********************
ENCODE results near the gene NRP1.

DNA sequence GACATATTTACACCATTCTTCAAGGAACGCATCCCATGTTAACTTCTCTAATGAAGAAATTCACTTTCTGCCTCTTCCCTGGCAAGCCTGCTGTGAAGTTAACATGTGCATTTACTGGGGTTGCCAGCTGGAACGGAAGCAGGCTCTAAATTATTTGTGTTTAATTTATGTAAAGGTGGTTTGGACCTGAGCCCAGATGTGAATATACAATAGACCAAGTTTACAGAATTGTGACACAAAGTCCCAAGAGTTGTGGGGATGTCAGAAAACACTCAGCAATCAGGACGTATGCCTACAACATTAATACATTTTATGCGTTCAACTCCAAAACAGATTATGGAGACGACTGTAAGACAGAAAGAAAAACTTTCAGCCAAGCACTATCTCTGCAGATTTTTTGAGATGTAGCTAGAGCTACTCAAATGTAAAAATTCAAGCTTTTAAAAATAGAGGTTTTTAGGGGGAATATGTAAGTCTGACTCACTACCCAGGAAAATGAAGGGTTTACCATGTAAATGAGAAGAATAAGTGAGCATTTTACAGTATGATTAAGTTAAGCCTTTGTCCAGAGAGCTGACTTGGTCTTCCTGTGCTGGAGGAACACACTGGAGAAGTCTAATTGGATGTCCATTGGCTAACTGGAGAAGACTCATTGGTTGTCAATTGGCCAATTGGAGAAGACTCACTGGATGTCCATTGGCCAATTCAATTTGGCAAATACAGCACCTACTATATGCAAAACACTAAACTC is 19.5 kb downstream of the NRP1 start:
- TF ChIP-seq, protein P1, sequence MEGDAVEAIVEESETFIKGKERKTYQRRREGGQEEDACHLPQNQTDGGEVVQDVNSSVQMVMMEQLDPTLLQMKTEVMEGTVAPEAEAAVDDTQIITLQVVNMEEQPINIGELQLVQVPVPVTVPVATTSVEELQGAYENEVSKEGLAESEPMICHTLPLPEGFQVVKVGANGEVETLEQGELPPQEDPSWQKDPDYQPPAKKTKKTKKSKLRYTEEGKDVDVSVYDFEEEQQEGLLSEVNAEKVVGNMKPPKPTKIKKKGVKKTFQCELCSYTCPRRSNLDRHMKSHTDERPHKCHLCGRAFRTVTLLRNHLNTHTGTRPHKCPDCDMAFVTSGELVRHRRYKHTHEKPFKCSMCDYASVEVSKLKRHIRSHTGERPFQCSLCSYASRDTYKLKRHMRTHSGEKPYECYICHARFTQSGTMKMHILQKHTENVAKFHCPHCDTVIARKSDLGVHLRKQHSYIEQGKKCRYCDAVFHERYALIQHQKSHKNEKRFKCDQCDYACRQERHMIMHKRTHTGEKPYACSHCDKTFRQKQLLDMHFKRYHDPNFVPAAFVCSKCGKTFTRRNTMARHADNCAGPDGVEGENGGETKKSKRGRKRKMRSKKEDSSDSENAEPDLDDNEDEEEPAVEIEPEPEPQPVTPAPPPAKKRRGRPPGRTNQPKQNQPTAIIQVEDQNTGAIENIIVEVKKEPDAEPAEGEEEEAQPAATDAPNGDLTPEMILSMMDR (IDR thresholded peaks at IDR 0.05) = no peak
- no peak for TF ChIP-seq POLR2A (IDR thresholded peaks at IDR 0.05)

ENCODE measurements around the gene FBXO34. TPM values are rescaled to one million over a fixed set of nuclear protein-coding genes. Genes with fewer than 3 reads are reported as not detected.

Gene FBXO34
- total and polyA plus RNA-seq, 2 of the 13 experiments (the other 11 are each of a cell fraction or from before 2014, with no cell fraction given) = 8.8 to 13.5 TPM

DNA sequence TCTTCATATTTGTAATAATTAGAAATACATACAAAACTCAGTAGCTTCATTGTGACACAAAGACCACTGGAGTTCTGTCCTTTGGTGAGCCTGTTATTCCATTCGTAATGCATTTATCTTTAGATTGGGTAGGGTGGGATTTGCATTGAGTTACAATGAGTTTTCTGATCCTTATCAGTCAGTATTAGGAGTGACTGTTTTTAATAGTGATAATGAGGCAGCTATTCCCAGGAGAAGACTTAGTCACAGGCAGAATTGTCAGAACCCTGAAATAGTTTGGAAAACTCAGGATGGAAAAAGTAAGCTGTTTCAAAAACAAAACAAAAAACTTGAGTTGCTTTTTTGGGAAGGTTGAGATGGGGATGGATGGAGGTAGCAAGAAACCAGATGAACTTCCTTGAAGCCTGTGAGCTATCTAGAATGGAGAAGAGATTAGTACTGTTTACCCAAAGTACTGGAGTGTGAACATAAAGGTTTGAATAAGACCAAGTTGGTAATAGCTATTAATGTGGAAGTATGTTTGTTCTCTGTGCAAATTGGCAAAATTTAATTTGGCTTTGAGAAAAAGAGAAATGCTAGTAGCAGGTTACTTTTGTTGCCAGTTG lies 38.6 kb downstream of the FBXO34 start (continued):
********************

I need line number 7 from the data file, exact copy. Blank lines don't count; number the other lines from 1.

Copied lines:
- total and polyA plus RNA-seq, 2 of the 13 experiments (the other 11 are each of a cell fraction or from before 2014, with no cell fraction given) = 8.8 to 13.5 TPM